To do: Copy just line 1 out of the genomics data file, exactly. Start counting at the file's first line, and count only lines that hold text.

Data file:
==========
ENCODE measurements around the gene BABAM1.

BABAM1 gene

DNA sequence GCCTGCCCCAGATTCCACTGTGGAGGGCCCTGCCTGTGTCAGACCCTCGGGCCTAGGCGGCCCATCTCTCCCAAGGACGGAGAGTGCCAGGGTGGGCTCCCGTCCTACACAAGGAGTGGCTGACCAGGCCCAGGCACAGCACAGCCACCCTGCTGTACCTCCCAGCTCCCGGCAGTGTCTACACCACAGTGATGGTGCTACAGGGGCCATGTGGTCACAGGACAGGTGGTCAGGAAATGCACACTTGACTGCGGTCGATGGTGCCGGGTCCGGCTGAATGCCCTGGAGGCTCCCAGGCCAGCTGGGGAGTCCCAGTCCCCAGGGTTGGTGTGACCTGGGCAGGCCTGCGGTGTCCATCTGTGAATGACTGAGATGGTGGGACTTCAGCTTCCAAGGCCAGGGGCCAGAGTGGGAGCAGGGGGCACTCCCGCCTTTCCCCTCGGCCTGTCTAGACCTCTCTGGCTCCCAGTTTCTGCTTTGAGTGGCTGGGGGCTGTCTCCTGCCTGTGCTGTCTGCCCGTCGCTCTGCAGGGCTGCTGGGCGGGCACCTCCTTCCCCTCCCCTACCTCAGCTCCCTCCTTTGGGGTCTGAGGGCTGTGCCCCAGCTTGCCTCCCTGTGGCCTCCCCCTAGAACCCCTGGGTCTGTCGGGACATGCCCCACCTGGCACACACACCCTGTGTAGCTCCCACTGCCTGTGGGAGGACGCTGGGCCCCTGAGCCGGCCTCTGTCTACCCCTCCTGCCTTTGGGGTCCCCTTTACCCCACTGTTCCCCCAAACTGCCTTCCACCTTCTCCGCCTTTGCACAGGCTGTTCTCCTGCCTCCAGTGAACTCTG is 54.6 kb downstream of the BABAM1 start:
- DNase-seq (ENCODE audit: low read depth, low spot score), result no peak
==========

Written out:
ENCODE measurements around the gene BABAM1.